Australia’s linguistic exports

There is an article in Tuesday’s Education supplement of the The Guardian newspaper with the byline “Bowling Google a googly” about Tara Brabazon, Professor of Media Studies at Brighton University, who recently gave her inaugural lecture there. Professor Brabazon hails from Perth and the interview article makes much of her Australian connections (including her 2002 book Ladies Who Lunge that includes a discussion of another Australian academic export to the UK, Germaine Greer).
At the Linguistic Society of America annual meeting in Chicago two weeks ago, among the assembled linguists were seven Australians now established overseas:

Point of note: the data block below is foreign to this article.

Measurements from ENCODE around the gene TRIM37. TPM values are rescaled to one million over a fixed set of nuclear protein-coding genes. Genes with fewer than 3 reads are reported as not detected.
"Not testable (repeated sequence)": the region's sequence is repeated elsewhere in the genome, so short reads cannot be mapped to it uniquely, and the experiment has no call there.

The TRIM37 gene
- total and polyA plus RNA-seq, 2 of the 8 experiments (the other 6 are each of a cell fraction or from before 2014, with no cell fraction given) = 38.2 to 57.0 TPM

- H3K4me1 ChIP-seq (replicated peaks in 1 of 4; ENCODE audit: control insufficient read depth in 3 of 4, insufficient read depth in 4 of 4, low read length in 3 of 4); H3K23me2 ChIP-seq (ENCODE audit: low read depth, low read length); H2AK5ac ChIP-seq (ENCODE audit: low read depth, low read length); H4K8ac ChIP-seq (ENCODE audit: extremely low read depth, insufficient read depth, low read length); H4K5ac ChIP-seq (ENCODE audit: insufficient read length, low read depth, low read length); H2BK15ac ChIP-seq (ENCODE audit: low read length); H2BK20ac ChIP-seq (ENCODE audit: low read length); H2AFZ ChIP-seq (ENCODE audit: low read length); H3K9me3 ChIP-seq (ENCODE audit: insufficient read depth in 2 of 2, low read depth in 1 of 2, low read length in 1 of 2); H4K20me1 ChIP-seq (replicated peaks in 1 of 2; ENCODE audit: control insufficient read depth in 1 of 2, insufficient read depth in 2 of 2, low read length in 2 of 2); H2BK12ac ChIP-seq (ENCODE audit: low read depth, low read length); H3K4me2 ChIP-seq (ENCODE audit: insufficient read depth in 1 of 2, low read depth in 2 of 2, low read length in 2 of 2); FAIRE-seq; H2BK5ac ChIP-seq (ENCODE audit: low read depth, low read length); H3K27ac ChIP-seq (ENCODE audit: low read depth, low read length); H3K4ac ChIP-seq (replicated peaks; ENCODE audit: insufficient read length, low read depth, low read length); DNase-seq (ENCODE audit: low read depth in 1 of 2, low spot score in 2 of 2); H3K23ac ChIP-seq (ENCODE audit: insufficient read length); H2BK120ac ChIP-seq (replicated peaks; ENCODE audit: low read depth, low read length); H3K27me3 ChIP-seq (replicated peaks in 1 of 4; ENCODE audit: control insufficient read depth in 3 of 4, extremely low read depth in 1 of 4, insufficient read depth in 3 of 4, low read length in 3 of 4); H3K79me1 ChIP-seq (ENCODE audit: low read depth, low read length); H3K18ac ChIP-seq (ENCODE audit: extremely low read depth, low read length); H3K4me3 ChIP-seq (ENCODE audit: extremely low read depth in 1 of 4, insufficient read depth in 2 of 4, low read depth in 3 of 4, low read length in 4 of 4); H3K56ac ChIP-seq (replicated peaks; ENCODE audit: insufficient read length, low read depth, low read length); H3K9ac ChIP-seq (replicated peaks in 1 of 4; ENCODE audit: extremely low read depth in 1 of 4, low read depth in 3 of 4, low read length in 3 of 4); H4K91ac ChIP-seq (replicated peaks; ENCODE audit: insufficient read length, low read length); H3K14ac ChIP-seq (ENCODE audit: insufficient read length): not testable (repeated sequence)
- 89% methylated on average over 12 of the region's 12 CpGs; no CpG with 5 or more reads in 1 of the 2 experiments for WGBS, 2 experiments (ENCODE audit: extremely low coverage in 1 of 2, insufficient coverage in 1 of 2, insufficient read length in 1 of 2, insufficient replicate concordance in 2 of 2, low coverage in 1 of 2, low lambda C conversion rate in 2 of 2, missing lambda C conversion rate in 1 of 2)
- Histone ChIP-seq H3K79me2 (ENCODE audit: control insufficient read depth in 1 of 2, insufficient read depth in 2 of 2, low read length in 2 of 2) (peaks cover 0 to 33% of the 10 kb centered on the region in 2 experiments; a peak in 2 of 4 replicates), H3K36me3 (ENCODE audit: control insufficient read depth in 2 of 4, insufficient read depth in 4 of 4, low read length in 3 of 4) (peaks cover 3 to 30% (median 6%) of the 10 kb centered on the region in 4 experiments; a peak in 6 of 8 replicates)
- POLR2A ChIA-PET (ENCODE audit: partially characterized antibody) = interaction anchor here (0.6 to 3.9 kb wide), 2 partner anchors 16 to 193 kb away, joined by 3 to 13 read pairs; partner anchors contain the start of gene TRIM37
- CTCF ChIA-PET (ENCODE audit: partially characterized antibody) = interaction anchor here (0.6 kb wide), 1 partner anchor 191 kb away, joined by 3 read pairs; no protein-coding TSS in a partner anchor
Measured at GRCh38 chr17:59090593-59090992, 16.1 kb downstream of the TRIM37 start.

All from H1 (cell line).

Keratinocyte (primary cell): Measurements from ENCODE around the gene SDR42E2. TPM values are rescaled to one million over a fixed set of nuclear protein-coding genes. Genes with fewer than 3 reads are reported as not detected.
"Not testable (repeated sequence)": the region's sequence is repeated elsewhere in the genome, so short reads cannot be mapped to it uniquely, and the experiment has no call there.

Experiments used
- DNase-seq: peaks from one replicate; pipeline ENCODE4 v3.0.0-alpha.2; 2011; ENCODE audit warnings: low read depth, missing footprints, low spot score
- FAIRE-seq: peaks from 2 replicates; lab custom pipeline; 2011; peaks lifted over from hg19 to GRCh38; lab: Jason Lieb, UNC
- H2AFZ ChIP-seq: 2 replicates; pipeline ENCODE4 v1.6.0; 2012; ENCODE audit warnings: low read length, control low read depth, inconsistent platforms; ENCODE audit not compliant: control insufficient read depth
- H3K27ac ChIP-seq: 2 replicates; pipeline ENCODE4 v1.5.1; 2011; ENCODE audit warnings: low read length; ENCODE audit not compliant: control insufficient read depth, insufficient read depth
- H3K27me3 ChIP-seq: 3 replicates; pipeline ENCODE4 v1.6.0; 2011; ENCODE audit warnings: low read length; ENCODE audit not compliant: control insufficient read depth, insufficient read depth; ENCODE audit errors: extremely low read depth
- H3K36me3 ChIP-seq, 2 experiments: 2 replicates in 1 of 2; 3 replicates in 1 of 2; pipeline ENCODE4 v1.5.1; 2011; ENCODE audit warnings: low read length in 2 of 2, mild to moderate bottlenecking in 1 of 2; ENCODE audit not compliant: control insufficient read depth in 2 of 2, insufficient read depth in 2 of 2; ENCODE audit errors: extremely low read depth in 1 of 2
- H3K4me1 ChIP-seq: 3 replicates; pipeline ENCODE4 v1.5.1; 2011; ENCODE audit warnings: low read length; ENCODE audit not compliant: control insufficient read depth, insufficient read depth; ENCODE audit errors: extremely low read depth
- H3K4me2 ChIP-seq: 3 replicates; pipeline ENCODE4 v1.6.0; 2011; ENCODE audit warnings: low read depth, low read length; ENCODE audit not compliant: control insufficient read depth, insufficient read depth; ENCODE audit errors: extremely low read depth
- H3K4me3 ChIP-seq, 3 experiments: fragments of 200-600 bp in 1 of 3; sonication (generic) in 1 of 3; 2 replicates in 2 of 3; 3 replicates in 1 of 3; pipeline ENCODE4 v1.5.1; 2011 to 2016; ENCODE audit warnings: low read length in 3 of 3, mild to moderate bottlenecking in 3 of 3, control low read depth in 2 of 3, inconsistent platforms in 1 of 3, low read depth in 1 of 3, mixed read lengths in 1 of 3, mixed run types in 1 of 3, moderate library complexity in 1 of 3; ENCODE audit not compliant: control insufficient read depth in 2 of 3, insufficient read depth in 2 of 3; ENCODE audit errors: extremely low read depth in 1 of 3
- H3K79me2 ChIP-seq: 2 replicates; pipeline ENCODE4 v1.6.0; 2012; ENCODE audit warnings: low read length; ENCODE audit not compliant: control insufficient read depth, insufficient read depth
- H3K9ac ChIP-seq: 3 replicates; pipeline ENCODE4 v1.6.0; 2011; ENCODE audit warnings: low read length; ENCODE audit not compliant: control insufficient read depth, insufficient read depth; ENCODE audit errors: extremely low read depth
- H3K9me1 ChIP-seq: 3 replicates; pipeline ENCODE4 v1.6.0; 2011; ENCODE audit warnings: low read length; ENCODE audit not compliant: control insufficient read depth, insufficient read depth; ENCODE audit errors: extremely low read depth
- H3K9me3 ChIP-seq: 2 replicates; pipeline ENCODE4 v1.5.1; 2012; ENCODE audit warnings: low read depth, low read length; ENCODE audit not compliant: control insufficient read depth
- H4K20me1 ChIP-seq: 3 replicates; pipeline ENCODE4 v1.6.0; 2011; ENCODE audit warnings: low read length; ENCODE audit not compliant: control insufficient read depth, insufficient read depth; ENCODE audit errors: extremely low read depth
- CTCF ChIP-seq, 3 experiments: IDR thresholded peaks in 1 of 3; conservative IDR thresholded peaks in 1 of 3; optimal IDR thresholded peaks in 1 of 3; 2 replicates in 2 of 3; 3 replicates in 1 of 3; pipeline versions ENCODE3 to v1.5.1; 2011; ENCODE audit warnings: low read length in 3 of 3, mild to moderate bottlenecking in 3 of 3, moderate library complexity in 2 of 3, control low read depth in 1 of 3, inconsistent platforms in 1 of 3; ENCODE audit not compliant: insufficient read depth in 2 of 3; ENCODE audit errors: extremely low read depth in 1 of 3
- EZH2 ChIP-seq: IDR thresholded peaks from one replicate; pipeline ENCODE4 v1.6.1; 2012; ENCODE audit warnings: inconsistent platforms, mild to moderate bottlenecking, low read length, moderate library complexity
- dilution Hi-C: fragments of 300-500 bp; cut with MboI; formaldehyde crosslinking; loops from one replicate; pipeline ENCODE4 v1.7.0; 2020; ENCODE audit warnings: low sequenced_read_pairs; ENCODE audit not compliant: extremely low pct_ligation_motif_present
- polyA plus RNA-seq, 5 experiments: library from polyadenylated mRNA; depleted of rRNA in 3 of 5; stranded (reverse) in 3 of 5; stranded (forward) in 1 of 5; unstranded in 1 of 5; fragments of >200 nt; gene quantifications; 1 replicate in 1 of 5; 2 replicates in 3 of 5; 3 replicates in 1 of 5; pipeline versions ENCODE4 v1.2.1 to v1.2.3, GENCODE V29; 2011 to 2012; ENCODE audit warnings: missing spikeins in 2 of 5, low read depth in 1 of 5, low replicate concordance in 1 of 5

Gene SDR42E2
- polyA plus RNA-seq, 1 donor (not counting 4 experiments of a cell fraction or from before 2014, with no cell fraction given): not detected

1. Anthony Aristar, Director, Institute for Language and Information Technology, Eastern Michigan University, USA, and Moderator, LINGUIST
  2. Peter Austin, Director, Endangered Languages Academic Programme, School of Oriental and African Studies, London, UK
  3. Claire Bowern, Assistant Professor, Linguistics Department, Rice University, USA and author of the Anggarrgoon and OzPapersOnline blogs
  4. Alice Gaby, Assistant Professor, Linguistics Department, University of California Berkeley, USA
  5. David Nathan, Director, Endangered Languages Archive, School of Oriental and African Studies, London, UK and creator and editor of the World Wide Web Virtual Library: Australian Indigenous Languages and numerous other websites
  6. Carmel O’shannessy, Assistant Professor, Linguistics Department, University of Michigan, USA
  7. Erich Round, PhD student, Yale University, USA

If we can add to these the other Aussie expatriate linguists in the following list, we have a virtual export industry: